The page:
The hostage-taking in a hotel in Bamako brings home the fact that the fight against terrorism goes beyond European cities. Unusual alliances will be necessary, says DW's Claus Stäcker.
"The Sunny 16 Rule": shortly before the massacre in Bamako, the German army, the Bundeswehr, filed a humorous report under this title about a photography course for Malian press officers. One day later, no one was laughing. Radical Islamists have once more sent an unmistakable signal - a signal that they are ready and willing to continue with their merciless campaign, and all the more so after the impact they made in Paris. "You are showing signs of weakness and uncertainty," they seemed to be saying. "Our success is growing."
Paris, Ankara, Beirut, Sharm el-Sheikh and Bamako, and Yola and Kano further to the south: if we draw a line between the locations of the latest bloody attacks, we become aware of what the military calls a "ring of fire." This unsafe zone, defined by extremism and extensive conflicts, almost surrounds Europe. Twenty-four years ago, the highest-ranking soldier in the Bundeswehr, Inspector General Klaus Naumann, already warned of a "crisis belt from Afghanistan to Morocco." At that time, many thought he was just a military strategist who was blowing the danger out of proportion. Naumann's statement at the time that "[b]loodshed must no longer be a taboo for German soldiers" itself broke a taboo.
Removing Europe's "firewall"
Today, the "ring of fire" is only a few hundred kilometers away from Europe, and the buffer zone between Mali and the now nonexistent Libya is smaller than the vast and sandy emptiness of the Sahara would have us believe. The West has got rid of some dictators, but with them it has removed the "firewall" that protected Europe.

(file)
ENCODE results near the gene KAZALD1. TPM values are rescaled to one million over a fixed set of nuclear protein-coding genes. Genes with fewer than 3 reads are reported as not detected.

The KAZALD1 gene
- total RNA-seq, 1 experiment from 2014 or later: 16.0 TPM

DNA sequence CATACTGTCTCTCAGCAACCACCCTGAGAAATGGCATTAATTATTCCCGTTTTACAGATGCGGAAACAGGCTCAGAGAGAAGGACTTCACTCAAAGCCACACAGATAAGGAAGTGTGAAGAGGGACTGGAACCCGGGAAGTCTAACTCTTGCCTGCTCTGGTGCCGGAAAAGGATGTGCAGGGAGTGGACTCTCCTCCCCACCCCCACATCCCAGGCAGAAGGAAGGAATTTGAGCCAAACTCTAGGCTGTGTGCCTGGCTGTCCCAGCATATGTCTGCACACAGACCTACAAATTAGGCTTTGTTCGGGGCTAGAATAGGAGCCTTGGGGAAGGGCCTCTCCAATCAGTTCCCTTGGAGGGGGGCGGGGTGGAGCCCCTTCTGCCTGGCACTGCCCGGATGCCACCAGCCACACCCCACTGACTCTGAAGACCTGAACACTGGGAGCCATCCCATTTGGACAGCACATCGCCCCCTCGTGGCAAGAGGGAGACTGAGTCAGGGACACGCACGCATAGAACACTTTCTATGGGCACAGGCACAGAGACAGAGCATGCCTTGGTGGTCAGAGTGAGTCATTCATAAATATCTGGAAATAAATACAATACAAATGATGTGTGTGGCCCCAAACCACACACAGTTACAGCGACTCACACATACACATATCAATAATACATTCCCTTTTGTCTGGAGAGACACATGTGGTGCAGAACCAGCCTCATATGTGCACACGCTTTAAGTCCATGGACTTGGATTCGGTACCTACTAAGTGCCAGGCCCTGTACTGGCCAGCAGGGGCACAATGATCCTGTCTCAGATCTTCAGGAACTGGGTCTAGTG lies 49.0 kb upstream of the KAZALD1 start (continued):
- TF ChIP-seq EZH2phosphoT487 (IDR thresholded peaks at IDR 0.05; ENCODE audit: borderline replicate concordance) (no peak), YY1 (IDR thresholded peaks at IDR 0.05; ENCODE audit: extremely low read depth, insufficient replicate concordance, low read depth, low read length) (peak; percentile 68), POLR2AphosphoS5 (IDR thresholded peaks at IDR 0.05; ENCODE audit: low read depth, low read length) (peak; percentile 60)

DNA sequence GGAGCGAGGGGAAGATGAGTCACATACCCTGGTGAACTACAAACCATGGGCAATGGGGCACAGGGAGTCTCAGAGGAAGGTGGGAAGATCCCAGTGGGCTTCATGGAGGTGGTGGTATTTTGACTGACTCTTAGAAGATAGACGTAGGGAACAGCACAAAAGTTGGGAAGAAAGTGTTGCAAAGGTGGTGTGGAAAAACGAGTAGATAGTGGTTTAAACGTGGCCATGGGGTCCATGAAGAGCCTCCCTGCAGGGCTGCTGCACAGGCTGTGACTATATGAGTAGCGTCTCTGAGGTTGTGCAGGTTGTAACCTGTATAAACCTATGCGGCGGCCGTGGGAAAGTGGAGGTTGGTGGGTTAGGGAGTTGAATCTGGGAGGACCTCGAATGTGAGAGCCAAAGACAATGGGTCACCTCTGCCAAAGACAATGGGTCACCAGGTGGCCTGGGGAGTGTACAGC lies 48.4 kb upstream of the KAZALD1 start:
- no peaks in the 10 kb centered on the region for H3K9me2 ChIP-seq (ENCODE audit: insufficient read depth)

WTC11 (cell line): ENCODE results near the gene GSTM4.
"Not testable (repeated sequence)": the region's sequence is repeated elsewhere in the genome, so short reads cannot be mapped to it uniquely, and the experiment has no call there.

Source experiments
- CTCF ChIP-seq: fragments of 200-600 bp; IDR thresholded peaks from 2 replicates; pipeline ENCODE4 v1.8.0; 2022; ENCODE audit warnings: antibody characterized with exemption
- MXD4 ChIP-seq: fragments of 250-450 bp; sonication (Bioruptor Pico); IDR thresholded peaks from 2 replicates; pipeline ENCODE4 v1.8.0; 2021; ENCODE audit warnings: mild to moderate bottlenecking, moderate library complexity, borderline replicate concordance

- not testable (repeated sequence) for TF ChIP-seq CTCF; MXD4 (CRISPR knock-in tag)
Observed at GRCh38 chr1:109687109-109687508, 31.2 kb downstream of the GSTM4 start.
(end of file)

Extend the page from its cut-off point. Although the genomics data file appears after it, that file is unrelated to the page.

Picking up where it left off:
The takeover of the Radisson Blu, allegedly one of the best-protected hotels in the Malian capital, was indeed aimed at France, which prevented the country's imminent collapse with decisive military action in 2013 and recently succeeded in eliminating some terrorist leaders. But the Bamako attack was also directed against France's allies and the Western way of life. As in the Paris attacks, the perpetrators were making a point of principle, following the efficient logic of indiscriminate mass murderers. And German soldiers - currently in their capacity as trainers - are right in the midst of it all.
A similar pattern
Paris seems to have strengthened the jihadis' bloodlust. There is no reason to believe that some kind of global IS command center in Raqqa is coordinating actions in the Sahara and Sahel via telephone, telegram or even PlayStation. Such soul mates don't need any calls to action. They behave according to the same primitive, but determined, pattern. It makes no difference if they call themselves "The Sentinels" (Al-Murabitoun), "Defenders of the Faith" (Ansar Dine) or even "Islamic State."
Some people believe that a Third World War, or even a global religious war, is already underway. This bellicose rhetoric leads to a dead end. Rather, it is necessary to close ranks in the name of civilization, even with unusual allies such as China and Russia. The warriors of this asymmetrical army are difficult to conquer, but they are in a minority. Their allies can be identified and isolated by means of a joint effort.
A military component will, however, be inevitable - and, indeed, inevitable from Bamako to Berlin. If Germany wants to relieve pressure on its comrade-in-arms, in France, in Mali, it will need to employ not just spades, pontoons and cameras, but strike forces as well, under a robust UN mandate.
Sooner or later, blood will flow, as General Naumann once warned. As in Afghanistan, there will be German casualties. But the risk needs to be taken so that moderate elements, ordinary citizens, do not lose faith - whatever that faith may be.
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